In January, FC Barcelona shocked the football world by going into the transfer market and coming out with US Sassuolo’s Kevin-Prince Boateng – the odds you would have got on that!
The former Tottenham and Portsmouth midfielder has been a journeyman since he left English shores playing for a host of clubs in Germany, Spain and Italy and collected a few trophies along the way.
To say Boateng has been experimental with his appearance and his choice of squad numbers would be an understatement – never afraid to express himself, he himself once performed a Michael Jackson dance routine in front of a packed San Siro.
The enigmatic midfielder occupied three different numbers during his two spells at AC Milan, including the coveted number 10, and has not been afraid of picking out-of-position numbers since he moved away from Italy.
With the majority of his previous numbers already occupied in Catalonia it will be a debut season as a number 19 for Boateng – although it would seem from his track record that the number on his back is unlikely to bother him.
As he prepares for life at the pinnacle, let’s examine the squad number history of Barcelona’s new man in the mirror.
Hertha BSC (2005-07)
Born in West Berlin to a German mother and a Ghanaian father, Boateng and younger brother Jerome joined the Hertha Berlin ranks at a young age.
His debut came during the 2005-06 Bundesliga season, when he was introduced in the second half against Eintracht Frankfurt wearing number 27 – a number that would stick with him for the rest of his career.
The following season, he shaved it down to number 17 and began to show his talent picking up young player awards before the Premier League came calling.
Tottenham Hotspur (2007-09)
In 2007, Tottenham beat Sevilla in the race to sign Boateng and presented him with number 17 for his inaugural season in England.
Borussia Dortmund (2009, loan)
Things didn’t work out at White Hart Lane and after a goalless 18 months he was loaned back to Germany to see out the rest of the 2008-09 season with Borussia Dortmund – where he wore number 22.
After returning from his loan spell Boateng was transferred to Portsmouth and was handed number 23 for another crack at the Premier League.
Three league goals and some sporadic impressive performances, however, were sadly not enough to save Pompey from relegation and if his ego wasn’t too big for the Championship, his talent definitely was.
AC Milan (2010-13)
While his brother was being courted by Manchester City, Boateng became involved in a co-ownership deal that saw him join Genoa before immediately being loaned to AC Milan.
With many of the more favourable midfield numbers already occupied by Milan stars, Boateng opted to reprise his debut squad number, number 27, for the 2010-11 season.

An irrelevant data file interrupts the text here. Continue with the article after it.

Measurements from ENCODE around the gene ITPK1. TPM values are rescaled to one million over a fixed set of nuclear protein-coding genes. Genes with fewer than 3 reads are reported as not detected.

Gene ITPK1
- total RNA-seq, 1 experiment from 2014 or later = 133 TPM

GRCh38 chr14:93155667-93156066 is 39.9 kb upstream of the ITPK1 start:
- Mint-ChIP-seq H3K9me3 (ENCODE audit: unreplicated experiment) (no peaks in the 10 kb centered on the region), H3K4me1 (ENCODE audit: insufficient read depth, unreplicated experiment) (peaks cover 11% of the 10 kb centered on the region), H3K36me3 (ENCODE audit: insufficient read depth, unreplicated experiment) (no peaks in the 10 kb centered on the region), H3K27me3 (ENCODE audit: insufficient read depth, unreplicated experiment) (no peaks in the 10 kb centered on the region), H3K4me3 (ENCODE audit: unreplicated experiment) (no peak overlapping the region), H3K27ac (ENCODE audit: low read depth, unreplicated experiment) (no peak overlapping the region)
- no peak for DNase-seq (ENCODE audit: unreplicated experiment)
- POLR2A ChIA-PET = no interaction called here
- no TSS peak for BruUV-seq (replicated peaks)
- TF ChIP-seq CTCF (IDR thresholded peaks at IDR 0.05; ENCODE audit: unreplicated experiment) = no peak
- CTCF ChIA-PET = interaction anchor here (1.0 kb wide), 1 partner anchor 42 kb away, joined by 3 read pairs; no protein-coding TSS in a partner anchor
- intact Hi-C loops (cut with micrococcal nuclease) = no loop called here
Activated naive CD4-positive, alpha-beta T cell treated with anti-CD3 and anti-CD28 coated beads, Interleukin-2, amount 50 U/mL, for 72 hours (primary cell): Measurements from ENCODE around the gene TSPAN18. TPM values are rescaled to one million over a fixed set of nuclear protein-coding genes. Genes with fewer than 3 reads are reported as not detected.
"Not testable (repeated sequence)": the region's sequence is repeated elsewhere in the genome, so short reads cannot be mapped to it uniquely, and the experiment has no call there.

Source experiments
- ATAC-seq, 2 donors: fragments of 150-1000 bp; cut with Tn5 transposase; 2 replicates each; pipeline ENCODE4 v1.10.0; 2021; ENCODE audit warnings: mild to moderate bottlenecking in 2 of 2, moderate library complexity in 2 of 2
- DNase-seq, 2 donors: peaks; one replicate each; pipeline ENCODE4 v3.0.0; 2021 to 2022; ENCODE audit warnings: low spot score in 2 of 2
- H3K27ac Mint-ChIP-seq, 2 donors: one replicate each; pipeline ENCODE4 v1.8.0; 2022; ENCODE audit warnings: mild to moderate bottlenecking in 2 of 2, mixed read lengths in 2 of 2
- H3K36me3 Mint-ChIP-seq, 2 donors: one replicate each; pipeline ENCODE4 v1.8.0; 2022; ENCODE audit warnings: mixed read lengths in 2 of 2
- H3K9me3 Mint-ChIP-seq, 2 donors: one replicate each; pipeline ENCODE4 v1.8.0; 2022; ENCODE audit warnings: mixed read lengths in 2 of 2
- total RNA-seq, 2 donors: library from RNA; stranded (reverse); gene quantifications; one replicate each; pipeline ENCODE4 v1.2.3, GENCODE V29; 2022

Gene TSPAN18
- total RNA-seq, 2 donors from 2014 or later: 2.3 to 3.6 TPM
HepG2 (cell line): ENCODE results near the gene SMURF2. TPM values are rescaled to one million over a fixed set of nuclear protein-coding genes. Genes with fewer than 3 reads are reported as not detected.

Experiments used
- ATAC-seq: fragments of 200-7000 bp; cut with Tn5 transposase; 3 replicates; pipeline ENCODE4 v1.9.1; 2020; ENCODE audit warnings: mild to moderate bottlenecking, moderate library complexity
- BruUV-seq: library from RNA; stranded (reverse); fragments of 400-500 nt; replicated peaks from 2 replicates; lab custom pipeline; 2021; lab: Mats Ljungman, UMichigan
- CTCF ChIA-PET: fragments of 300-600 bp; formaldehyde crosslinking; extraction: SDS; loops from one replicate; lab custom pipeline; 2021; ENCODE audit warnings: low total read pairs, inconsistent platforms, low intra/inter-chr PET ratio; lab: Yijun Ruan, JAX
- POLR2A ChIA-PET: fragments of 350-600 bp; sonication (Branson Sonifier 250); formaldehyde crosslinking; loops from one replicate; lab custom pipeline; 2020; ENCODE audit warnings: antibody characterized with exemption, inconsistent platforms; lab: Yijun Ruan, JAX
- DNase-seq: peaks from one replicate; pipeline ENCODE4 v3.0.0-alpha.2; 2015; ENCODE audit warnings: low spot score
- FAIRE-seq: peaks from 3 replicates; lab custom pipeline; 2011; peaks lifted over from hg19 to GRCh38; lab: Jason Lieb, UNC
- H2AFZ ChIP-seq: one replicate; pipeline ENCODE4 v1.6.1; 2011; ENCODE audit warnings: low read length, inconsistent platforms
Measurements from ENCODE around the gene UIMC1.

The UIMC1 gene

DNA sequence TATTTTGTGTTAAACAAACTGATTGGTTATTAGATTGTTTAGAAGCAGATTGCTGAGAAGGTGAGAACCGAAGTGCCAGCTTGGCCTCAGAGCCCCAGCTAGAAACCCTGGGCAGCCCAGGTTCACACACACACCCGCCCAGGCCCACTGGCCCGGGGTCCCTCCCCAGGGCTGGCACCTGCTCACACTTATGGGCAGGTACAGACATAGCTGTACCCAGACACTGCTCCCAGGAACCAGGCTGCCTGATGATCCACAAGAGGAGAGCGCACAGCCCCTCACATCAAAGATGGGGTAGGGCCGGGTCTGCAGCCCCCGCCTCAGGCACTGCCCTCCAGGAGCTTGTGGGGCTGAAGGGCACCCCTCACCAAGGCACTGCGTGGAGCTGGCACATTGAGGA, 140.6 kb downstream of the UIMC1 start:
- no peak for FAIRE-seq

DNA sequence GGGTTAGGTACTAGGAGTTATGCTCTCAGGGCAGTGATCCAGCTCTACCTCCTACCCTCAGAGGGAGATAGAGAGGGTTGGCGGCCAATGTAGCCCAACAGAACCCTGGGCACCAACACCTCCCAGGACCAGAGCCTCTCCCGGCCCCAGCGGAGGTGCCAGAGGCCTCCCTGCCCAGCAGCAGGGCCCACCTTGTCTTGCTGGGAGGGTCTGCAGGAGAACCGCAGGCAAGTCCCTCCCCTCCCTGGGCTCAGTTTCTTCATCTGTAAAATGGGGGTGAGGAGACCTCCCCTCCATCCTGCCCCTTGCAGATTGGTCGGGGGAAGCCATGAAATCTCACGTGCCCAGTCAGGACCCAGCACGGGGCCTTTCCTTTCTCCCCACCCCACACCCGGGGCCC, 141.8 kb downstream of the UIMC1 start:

The season returned two trophies as Zlatan Ibrahimović’s exploits led Milan to the Serie A and Supercoppa Italiana titles.
The highlight of the inked-up midfielder’s Milan career came against Lecce the following season when he became only the second player in Serie A history to score a hat-trick after coming on as a substitute.
After the departure of San Siro hero, Clarence Seedorf, Boateng inherited number 10 for the 2012-13 season, the first time in his career that the Ghanaian had worn a conventional number between 1-11.
It was to be his only season in the famous shirt and after a more defensive position limited his obvious creative talent, he returned to Germany.
Schalke 04 (2013-15)
In 2013, Boateng rejoined his brother – who by now was playing at the heart of the Bayern Munich defence – in the Bundesliga and signed for Schalke 04.
With number 10 occupied by Julian Draxler and number 17 being worn by Jefferson Farfan, Boateng opted to ignore the vacant number 27 and defected to become an unorthodox number 9.
Wearing a striker’s number seemed to have a positive effect on the 2010 World Cup star’s goal return too as he chalked up six Bundesliga goals over the season.
However, the purple patch did not last for long and after the goals dried up things turned sour for Boateng.
Following a defeat to FC Koln in December 2015, he was told he could find a new club by then-manager Roberto Di Matteo and a swift departure ensued.
AC Milan (2016)
Boateng ignored Di Matteo’s orders and, rather than find himself a new club, he returned to the San Siro to see out the 2015-16 season.
In his absence, Milan had bestowed number 10 on Keisuke Honda, given Juraj Kucka his old number 27 and even filled his newly-favoured number 9 with Brazilian striker Luiz Adriano.
Squad numbers can make players do the craziest things sometimes and when the only alternative is to pick a boring number they don’t like – who can blame them?
One last roll of the dice for the Prince produced the ‘digit-switch’ – yeah, that’s right, he wore number 72 for 14 games. The man is a just an out-and-out entertainer.